Posted by Bob Greenberger on August 16, 2010
One of the great pleasures of the digital revolution is having the chance to relive our childhood.
Slowly, but surely, I am revisiting many of the touchstones heroes or programs that I adored as a kid. In some cases, such as the 1960s cartoon collections from Warner Home Video, I see the flaws but can’t help but feeling warm and tingly as I see my Saturday morning companions once again.
I’ve been working my way through the complete M*A*S*H and am halfway through the Banacek series.
This morning, I completed the final two chapters of Flash Gordon Conquers the Universe, finishing the three Universal serials. As a kid, I first encountered Alex Raymond’s comic strip hero when Chuck McCann hosted a Sunday morning show on WPIX. With his sense of humor and frequent use of the Sunday Daily News comics sections, I found myself preferring this show to WNEW’s Sonny Fox-hosted Wonderama show (setting up some fights with my brother over the family room television).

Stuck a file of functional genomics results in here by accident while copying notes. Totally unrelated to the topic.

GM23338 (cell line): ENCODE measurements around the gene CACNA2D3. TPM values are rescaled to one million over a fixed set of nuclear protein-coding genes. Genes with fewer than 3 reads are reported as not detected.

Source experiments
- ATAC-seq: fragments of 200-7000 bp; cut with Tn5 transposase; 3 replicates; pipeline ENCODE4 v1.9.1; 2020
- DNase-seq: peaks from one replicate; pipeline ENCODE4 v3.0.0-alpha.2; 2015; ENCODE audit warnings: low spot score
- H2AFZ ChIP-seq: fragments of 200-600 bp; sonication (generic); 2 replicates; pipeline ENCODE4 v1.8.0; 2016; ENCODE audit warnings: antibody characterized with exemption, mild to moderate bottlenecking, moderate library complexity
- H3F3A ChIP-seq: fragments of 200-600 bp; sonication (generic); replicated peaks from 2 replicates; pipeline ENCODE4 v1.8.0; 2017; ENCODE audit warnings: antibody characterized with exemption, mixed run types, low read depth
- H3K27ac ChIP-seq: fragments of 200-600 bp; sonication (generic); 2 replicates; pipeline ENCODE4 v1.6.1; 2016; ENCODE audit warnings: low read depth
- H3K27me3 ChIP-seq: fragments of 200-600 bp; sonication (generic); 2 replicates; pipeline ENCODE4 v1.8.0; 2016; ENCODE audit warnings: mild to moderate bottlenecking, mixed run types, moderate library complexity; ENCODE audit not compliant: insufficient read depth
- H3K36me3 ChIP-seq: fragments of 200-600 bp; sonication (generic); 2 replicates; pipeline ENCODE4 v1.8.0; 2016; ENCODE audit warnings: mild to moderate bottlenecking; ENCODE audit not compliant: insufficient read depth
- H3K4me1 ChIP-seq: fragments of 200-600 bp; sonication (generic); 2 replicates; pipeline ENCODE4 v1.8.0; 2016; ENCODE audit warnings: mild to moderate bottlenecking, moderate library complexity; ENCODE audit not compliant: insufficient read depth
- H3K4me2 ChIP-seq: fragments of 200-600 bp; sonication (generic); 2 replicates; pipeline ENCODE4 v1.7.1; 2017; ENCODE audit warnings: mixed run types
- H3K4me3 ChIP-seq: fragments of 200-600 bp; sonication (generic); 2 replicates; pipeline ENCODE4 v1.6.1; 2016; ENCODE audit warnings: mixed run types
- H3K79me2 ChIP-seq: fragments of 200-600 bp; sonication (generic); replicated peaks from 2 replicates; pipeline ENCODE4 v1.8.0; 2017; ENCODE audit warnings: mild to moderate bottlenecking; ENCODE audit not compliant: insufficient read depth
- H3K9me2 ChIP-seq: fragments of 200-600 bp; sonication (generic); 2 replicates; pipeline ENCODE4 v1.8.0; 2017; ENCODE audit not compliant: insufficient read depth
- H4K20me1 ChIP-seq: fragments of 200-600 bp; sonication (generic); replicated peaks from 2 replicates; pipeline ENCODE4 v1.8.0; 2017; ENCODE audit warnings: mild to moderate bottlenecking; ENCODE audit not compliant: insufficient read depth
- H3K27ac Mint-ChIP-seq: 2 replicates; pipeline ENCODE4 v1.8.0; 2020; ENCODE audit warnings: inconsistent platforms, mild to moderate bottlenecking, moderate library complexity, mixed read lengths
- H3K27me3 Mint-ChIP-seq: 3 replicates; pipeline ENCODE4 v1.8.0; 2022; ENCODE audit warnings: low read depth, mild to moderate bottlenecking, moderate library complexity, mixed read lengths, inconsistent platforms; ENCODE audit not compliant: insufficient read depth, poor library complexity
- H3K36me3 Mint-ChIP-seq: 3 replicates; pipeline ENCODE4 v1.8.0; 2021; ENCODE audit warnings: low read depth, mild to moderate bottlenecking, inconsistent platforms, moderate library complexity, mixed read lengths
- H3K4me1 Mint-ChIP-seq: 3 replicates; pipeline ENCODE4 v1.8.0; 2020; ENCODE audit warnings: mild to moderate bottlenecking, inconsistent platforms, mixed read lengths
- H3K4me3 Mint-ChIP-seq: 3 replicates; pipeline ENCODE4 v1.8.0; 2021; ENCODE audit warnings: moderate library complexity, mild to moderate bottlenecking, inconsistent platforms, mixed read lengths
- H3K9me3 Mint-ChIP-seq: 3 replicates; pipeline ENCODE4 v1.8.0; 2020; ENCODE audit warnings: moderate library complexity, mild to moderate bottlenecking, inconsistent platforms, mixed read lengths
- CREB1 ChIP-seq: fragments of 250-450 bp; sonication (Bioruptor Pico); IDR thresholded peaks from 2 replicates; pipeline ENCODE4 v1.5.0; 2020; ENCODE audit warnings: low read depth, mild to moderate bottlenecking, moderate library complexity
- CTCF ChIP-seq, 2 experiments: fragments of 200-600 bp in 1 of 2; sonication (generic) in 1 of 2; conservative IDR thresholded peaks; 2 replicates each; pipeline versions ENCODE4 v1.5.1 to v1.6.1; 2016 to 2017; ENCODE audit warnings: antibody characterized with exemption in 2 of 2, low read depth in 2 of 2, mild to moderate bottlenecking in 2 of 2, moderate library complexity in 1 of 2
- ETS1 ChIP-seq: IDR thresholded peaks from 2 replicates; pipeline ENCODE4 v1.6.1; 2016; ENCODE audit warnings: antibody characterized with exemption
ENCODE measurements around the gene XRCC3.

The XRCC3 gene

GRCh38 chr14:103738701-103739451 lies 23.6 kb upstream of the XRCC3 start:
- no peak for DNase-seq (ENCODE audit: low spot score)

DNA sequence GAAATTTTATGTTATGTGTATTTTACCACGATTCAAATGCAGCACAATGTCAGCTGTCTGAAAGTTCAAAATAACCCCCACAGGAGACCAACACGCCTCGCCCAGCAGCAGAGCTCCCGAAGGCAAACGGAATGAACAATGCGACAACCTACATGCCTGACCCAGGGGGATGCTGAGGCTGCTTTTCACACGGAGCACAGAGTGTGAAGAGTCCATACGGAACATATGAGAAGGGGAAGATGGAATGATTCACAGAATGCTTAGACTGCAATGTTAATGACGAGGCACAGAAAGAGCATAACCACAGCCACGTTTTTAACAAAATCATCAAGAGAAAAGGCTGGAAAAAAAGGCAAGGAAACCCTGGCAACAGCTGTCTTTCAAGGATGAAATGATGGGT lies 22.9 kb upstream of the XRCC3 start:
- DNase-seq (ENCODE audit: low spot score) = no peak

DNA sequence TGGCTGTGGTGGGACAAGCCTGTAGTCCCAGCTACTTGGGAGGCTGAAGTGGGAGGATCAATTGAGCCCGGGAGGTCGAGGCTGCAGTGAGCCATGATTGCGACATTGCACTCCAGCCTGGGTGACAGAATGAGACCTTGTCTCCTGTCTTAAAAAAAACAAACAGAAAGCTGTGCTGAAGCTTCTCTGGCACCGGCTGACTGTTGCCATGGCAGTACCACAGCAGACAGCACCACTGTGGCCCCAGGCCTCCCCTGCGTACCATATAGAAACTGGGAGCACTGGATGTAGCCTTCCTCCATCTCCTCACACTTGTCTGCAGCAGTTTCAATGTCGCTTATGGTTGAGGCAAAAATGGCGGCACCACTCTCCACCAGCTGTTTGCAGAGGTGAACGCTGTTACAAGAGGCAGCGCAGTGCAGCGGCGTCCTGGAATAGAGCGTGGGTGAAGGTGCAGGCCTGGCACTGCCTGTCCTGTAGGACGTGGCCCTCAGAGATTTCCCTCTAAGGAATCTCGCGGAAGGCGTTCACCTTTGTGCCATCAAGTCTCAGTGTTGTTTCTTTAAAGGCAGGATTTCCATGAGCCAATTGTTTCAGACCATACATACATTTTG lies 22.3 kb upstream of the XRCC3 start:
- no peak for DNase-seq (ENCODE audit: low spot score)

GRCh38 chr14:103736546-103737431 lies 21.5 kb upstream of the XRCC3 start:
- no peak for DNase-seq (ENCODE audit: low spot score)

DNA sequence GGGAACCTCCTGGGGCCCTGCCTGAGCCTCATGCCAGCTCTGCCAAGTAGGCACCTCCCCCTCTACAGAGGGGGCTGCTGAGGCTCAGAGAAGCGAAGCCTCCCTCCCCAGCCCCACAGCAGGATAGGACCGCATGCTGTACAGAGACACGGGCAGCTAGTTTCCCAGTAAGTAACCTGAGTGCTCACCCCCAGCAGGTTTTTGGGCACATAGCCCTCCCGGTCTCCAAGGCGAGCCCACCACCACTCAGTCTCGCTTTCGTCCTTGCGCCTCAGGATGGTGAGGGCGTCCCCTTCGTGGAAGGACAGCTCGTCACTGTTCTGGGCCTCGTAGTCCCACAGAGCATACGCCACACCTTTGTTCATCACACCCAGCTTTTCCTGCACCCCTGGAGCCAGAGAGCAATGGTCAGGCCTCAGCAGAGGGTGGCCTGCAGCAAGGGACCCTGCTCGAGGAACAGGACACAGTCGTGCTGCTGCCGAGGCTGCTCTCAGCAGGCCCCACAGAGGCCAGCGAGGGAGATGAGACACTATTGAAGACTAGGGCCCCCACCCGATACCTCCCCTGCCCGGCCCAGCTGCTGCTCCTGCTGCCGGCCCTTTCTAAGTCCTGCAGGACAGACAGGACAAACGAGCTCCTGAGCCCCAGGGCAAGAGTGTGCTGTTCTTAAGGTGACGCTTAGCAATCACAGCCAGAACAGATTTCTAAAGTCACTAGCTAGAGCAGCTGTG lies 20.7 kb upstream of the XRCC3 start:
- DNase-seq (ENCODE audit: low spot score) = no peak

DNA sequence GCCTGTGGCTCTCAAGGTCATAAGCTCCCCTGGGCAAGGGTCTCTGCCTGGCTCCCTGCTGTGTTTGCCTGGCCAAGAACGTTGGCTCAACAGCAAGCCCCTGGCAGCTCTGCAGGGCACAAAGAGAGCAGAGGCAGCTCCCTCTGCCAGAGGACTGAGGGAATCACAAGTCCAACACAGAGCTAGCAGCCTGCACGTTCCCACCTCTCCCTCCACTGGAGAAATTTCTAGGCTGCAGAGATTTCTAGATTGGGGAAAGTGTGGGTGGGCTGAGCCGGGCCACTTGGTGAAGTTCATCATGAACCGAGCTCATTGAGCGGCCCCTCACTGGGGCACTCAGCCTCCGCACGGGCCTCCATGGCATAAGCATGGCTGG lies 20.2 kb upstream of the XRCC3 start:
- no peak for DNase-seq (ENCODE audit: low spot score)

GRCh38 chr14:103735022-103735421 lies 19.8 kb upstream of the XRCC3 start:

McCann would be on from 9-11 and would show at least one chapter of Flash Gordon, Buck Rogers, The Phantom Empire, the Masked Marvel, and The Purple Monster Strikes. New York’s local television stations seemed to take turns licensing and rebroadcasting many of these so I was riveted by these all through the 1960s.
Since these informed my image of Flash, Dale, Zarkov, and Ming I was delighted by the set design but appalled by the 1980 feature film version and even more disgusted by the unrecognizable SyFy travesty.
A few years back, McFarland Books published a history of the serials which I read with great interest and it’s a wonderfully informative tome. Them, about a year back, I finally splurged and bought a box set of the three serials. Bit by bit, I’ve worked my way through them, recalling scenes and moments, along with the music.
I can certainly see today the flaws, beginning with weak stories and characters. Most of the recastings throughout the series were to the detriment of the saga, and they certainly could have been better – even then. But, what a thrill to see Buster Crabbe once more in his imaginative costumes, running, leaping, fighting, and grimacing. Charles Middleton had the perfect voice and demeanor to be his merciless opponent but he never had a chance to really be evil.
Still, it’s been great tripping down memory lane. Next up will be the semi-obscure one season wonder, Search.